Information Center

Everything You Need to Know About Ransomware

According to a report by the Digital Marketing Institute, 27% of managers believe that digitization is integral to business survival. However, as organizations expand their digital footprint, security and risk executives are under more pressure than ever to keep control of cybersecurity.

Among the numerous cyber threats, ransomware is increasing in frequency and magnitude. From January to July 2021, the FBI's Internet Crime Complaint Center received 2,084 complaints about ransomware. This is 62% more than they did during the same period last year.

What's more, the average loss per complaint is also rising. As a business leader, protecting your organization from such threats is just as important as offering great products and services.

In this article, you'll find a clear ransomware definition, learn how your business is exposed, and learn what to do to prevent ransomware attacks.

What Is Ransomware?

Ransomware is a type of malicious software that blocks access to files or systems until a ransom is paid. The name comes from the malware asking users to pay a ransom to unlock their files or systems.

Ransomware can be spread through several methods, including email attachments, infected websites, and Trojan horses. Once installed, the ransomware will encrypt certain files on the victim's computer and demand a ransom payment to decrypt them.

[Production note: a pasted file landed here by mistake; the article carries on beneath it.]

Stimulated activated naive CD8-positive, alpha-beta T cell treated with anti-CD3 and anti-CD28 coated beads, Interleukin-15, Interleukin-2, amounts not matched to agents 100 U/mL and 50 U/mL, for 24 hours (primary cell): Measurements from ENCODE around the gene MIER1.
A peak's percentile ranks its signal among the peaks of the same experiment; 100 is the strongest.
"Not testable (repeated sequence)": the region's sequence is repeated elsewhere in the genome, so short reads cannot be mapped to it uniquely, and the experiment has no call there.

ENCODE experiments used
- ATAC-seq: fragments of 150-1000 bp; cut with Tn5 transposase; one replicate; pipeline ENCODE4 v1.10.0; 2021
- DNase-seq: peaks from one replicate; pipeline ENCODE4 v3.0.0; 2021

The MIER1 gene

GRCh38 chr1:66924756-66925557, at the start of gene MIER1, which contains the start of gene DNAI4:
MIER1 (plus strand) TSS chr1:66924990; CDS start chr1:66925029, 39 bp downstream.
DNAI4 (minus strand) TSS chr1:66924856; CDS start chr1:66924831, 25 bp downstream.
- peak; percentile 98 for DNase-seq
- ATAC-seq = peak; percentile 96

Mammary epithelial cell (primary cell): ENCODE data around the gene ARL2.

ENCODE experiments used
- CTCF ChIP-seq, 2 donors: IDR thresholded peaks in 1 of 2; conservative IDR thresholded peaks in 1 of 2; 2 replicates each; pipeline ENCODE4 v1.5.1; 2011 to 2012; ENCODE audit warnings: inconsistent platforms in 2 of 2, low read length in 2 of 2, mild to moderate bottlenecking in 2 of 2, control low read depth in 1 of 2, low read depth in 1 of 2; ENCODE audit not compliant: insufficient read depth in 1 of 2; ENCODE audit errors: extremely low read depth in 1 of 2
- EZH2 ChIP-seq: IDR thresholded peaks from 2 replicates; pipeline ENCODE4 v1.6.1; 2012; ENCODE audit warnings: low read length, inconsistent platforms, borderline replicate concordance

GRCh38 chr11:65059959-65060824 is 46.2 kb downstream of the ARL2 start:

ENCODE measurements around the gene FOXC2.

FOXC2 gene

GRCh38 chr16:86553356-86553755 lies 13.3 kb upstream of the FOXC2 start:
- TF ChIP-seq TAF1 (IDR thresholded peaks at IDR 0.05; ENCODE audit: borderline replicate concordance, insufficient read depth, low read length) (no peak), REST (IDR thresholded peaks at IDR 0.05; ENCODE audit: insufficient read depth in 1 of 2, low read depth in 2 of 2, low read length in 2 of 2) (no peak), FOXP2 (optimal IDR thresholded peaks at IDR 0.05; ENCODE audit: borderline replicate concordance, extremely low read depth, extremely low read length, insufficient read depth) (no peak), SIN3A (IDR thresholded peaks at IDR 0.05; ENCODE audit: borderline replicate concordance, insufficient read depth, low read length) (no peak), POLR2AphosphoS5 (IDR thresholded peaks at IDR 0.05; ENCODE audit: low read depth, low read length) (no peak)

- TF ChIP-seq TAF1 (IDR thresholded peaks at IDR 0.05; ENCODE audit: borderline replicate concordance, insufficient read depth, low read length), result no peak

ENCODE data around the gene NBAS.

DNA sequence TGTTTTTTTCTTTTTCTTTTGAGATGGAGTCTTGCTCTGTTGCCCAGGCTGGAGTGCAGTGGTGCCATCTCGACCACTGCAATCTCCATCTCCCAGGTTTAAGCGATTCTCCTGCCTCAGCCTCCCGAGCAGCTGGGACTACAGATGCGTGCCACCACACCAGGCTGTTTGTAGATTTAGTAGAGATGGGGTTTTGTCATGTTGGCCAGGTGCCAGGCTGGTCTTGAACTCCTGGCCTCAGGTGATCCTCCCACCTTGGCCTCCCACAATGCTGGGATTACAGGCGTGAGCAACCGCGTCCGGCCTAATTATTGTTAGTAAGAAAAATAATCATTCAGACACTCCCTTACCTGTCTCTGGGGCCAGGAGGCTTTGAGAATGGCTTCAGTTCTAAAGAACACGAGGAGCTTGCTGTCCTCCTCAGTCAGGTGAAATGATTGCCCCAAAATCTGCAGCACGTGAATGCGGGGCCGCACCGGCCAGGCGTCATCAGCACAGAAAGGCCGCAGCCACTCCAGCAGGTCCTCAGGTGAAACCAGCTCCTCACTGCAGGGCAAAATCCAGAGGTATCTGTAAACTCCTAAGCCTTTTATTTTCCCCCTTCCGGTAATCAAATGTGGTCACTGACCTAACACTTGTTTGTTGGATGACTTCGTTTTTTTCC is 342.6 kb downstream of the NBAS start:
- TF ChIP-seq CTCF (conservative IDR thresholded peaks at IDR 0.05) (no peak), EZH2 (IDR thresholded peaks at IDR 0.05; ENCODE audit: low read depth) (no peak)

Origin of Ransomware

When you hear about ransomware, it's easy to assume that they've only been around for a short period. Well, that's because they've only garnered mainstream attention over the past decade.

However, Ransomware has been around for over three decades. The first recorded ransomware attack dates back to 1989, when AIDS Trojan was used to extort money from individuals and organizations. The malware would encrypt files on the victim's computer and then display a message demanding $189 to decrypt the files.

In 2005, GPCode was used to target personal computers. The ransomware would encrypt users' files and then demand a ransom of $200 to decrypt them.

Over the years, ransomware has evolved, moreso the delivery mode. Early ransomware was mostly spread through email attachments. Either you or one of your employees receives an email that looks serious, and when you open the attachment, your system gets infected.

But modern ransomware is often delivered through exploit kits that take advantage of vulnerabilities in software programs. These kits are then spread through malicious websites or emails. Once a user visits the website or opens the email, their system gets infected, and the ransomware encrypts their files.